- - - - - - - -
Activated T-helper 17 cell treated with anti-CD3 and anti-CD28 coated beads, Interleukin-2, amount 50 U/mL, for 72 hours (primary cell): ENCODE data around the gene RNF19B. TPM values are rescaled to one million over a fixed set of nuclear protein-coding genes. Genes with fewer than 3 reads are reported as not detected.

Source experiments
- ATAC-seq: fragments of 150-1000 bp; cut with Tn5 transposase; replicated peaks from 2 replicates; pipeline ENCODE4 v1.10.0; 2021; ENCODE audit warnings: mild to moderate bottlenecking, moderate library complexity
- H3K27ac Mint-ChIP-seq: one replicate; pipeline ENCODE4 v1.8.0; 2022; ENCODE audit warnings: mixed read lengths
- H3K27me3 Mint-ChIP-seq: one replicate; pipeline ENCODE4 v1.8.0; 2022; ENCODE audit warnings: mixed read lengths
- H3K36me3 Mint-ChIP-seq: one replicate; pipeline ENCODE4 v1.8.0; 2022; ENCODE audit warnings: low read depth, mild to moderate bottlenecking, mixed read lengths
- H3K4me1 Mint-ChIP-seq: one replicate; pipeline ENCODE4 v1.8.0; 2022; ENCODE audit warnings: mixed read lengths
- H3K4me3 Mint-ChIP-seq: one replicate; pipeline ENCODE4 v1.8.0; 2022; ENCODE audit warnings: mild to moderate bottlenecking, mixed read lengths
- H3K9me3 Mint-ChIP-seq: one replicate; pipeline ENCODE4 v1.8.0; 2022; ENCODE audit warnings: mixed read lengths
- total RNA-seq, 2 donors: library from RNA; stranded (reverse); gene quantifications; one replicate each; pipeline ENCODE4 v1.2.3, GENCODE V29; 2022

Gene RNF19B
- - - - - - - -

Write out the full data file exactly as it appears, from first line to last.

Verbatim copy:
Activated T-helper 17 cell treated with anti-CD3 and anti-CD28 coated beads, Interleukin-2, amount 50 U/mL, for 72 hours (primary cell): ENCODE data around the gene RNF19B. TPM values are rescaled to one million over a fixed set of nuclear protein-coding genes. Genes with fewer than 3 reads are reported as not detected.

Source experiments
- ATAC-seq: fragments of 150-1000 bp; cut with Tn5 transposase; replicated peaks from 2 replicates; pipeline ENCODE4 v1.10.0; 2021; ENCODE audit warnings: mild to moderate bottlenecking, moderate library complexity
- H3K27ac Mint-ChIP-seq: one replicate; pipeline ENCODE4 v1.8.0; 2022; ENCODE audit warnings: mixed read lengths
- H3K27me3 Mint-ChIP-seq: one replicate; pipeline ENCODE4 v1.8.0; 2022; ENCODE audit warnings: mixed read lengths
- H3K36me3 Mint-ChIP-seq: one replicate; pipeline ENCODE4 v1.8.0; 2022; ENCODE audit warnings: low read depth, mild to moderate bottlenecking, mixed read lengths
- H3K4me1 Mint-ChIP-seq: one replicate; pipeline ENCODE4 v1.8.0; 2022; ENCODE audit warnings: mixed read lengths
- H3K4me3 Mint-ChIP-seq: one replicate; pipeline ENCODE4 v1.8.0; 2022; ENCODE audit warnings: mild to moderate bottlenecking, mixed read lengths
- H3K9me3 Mint-ChIP-seq: one replicate; pipeline ENCODE4 v1.8.0; 2022; ENCODE audit warnings: mixed read lengths
- total RNA-seq, 2 donors: library from RNA; stranded (reverse); gene quantifications; one replicate each; pipeline ENCODE4 v1.2.3, GENCODE V29; 2022

Gene RNF19B